Earth  Sun  ID: 4006

The Radiation Belts as seen by SAMPEX

This is a simulation of the Earth's radiation belts constructed from SAMPEX data around the time of the 2003 Halloween solar storms. In this visualization, we present the belts in cross-section to provide a better view of their interior structure.

The Earth's magnetosphere is a very large magnetic structure around the Earth, and gets stretched into a large, teardrop-shaped configuration through its interaction with the solar wind. A number of the magnetic field lines, while they may originate on the Earth, do not connect back to the Earth, but connect into the magnetic field carried by the solar wind. However, near the Earth, the magnetic dipole component of the field is stronger than the solar wind field, and this allows all the magnetic field lines to connect back to the Earth, forming (approximately) the classic magnetic dipole configuration (Wikipedia). In this region, lower energy electrons and ions, many from the Earth's ionosphere, can become trapped by the magnetic field to form the radiation belts.

The radiation belt model is constructed from particle flux information from the SAMPEX mission, with the flux mapped to constant L-shells of the Earth's dipole magnetic field (Wikipedia). The model is anchored to the Earth's geomagnetic field axis, which is not perfectly aligned with the Earth's rotation axis. This creates a small wobble of the radiation belts with time, which can be seen in this visualization.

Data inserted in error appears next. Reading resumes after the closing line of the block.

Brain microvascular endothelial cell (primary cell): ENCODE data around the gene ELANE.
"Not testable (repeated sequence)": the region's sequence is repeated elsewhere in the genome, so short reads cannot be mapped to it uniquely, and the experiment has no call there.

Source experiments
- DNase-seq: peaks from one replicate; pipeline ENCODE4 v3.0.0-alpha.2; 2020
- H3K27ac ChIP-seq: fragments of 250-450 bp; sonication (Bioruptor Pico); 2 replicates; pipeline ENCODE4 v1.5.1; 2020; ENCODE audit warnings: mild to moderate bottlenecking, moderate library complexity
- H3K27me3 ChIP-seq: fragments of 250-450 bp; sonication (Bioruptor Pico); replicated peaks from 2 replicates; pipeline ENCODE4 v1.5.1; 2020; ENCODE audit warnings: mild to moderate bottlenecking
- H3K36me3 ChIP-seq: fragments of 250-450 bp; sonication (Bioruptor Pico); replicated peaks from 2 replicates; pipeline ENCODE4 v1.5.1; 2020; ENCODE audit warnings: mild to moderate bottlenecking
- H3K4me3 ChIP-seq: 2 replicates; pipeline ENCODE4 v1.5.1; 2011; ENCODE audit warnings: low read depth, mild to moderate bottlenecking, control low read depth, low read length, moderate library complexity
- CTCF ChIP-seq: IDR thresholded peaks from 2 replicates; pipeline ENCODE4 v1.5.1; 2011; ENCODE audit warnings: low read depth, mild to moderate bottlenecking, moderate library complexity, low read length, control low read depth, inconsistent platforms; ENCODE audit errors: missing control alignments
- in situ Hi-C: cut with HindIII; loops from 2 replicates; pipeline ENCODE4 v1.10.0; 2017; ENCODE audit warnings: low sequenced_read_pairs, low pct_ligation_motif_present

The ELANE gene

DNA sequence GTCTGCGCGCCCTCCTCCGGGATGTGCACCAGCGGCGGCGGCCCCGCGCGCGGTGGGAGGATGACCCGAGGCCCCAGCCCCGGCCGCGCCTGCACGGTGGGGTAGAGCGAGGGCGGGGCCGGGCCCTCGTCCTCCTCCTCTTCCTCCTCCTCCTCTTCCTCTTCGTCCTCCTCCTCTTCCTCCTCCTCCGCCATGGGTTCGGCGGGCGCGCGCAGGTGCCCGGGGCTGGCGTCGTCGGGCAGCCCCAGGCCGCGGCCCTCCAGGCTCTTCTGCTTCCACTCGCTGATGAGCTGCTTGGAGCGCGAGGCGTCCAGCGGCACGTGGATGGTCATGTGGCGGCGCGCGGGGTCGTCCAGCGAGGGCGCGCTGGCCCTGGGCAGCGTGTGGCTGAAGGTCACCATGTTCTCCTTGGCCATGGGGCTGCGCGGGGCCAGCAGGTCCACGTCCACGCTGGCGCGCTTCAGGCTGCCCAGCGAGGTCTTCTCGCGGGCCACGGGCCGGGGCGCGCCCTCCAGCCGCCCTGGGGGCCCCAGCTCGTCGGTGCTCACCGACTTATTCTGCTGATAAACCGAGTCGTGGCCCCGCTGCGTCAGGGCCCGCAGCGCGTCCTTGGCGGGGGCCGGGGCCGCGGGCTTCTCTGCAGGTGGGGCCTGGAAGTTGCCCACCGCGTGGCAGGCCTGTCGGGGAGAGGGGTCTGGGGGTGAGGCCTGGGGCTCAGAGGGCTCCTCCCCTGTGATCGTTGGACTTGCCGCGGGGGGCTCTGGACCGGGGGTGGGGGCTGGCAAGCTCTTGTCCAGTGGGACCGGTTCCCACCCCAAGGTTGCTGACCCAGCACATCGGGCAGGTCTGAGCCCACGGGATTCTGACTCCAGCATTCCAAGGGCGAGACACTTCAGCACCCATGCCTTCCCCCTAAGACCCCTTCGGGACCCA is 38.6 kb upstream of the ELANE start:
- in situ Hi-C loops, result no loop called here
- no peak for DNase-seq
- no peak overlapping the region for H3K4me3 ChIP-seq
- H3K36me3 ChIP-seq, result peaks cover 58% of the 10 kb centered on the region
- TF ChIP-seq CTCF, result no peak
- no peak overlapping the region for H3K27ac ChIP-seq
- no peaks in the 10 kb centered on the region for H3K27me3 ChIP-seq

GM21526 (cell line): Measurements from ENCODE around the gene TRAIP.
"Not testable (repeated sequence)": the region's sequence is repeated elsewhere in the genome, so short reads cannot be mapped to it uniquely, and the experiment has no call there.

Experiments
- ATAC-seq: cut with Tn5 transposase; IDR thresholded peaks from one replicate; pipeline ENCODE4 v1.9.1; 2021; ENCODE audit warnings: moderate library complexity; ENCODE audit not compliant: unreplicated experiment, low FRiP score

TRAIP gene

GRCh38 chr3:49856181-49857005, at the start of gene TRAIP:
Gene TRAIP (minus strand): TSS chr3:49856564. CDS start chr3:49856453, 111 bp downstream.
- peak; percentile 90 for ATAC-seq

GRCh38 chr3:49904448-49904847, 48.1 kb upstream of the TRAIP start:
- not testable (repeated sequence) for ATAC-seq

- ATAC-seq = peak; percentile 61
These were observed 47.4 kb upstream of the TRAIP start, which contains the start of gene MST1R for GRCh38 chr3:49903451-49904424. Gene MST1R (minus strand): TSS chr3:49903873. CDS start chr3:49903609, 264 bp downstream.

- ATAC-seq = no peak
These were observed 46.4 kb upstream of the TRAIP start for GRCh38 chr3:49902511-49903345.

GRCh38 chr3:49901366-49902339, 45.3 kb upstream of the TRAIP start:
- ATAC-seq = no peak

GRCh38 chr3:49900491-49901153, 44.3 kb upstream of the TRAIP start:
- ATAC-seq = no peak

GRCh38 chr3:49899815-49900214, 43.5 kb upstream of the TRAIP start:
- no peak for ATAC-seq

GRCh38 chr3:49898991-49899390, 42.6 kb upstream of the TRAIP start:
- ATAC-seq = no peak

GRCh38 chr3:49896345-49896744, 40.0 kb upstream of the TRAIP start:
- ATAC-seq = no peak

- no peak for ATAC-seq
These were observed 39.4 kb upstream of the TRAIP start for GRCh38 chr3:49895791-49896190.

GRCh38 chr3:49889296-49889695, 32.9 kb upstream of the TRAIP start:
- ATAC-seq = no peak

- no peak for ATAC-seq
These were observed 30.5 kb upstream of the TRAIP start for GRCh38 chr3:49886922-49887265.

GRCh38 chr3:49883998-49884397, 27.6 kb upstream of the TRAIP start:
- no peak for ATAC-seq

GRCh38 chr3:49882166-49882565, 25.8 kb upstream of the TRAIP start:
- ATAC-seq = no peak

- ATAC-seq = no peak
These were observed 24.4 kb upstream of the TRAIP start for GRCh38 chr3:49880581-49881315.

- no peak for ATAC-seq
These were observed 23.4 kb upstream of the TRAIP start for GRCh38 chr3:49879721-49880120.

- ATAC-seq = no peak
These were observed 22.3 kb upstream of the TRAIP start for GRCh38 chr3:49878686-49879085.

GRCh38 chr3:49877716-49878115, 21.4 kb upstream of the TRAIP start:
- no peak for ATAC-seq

The data driving the radiation belt structure is from the 2003 Halloween solar storms, a series of strong solar eruptions that began in late October 2003 and continued into the first week of November. During this time, the particle content of the belts change rapidly due to the variation in the energetic particle flux from the Sun buffeting the Earth's magnetosphere.

This dataset was also used to generate radiation belts for the RBSP prelaunch visualizations.



Visualization Credits

Tom Bridgman (Global Science and Technology, Inc.): Lead Animator
Shrikanth G. Kanekal (NASA/GSFC): Scientist
Karen Fox (ADNET Systems, Inc.): Writer
Please give credit for this item to:
NASA/Goddard Space Flight Center Scientific Visualization Studio

Short URL to share this page:

Solar Anomalous and Magnetospherice Particle Explorer (SAMPEX)

Data Used:
Solar Anomalous and Magnetospheric Particle Explorer (SAMPEX)/HILT
2003/10/17 - 2003/12/25
Note: While we identify the data sets used in these visualizations, we do not store any further details nor the data sets themselves on our site.

This item is part of this series:
Halloween 2003 Solar Storms Revisited

SVS >> Geomagnetic Field
SVS >> Magnetic Fields
SVS >> Magnetosphere
SVS >> Solar Wind
GCMD >> Earth Science >> Sun-earth Interactions
SVS >> Radiation Belts
SVS >> Space Weather
SVS >> Hyperwall
SVS >> Heliophysics
NASA Science >> Earth
NASA Science >> Sun
GCMD >> Earth Science >> Sun-earth Interactions >> Solar Activity >> Coronal Mass Ejections

GCMD keywords can be found on the Internet with the following citation: Olsen, L.M., G. Major, K. Shein, J. Scialdone, S. Ritz, T. Stevens, M. Morahan, A. Aleman, R. Vogel, S. Leicester, H. Weir, M. Meaux, S. Grebas, C.Solomon, M. Holland, T. Northcutt, R. A. Restrepo, R. Bilodeau, 2013. NASA/Global Change Master Directory (GCMD) Earth Science Keywords. Version